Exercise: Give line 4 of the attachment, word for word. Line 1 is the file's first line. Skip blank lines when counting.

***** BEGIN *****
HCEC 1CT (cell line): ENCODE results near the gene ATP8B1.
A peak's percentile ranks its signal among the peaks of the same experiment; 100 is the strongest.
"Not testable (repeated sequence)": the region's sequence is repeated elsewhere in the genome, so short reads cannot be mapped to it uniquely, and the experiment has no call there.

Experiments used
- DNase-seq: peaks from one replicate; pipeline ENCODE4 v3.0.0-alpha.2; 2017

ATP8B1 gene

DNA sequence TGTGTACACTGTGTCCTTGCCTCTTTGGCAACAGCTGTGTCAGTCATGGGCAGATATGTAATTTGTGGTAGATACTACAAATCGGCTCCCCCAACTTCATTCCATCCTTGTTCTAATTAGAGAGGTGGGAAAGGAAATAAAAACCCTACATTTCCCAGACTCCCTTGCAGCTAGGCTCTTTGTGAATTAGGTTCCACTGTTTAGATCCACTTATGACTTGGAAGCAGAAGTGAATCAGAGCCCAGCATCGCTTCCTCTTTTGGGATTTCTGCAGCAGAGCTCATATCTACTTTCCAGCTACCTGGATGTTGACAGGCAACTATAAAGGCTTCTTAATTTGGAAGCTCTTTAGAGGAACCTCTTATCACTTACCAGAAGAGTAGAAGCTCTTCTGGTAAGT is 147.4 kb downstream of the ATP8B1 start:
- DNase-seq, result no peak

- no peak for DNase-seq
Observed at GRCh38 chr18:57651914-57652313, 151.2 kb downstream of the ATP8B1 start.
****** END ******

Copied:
Experiments used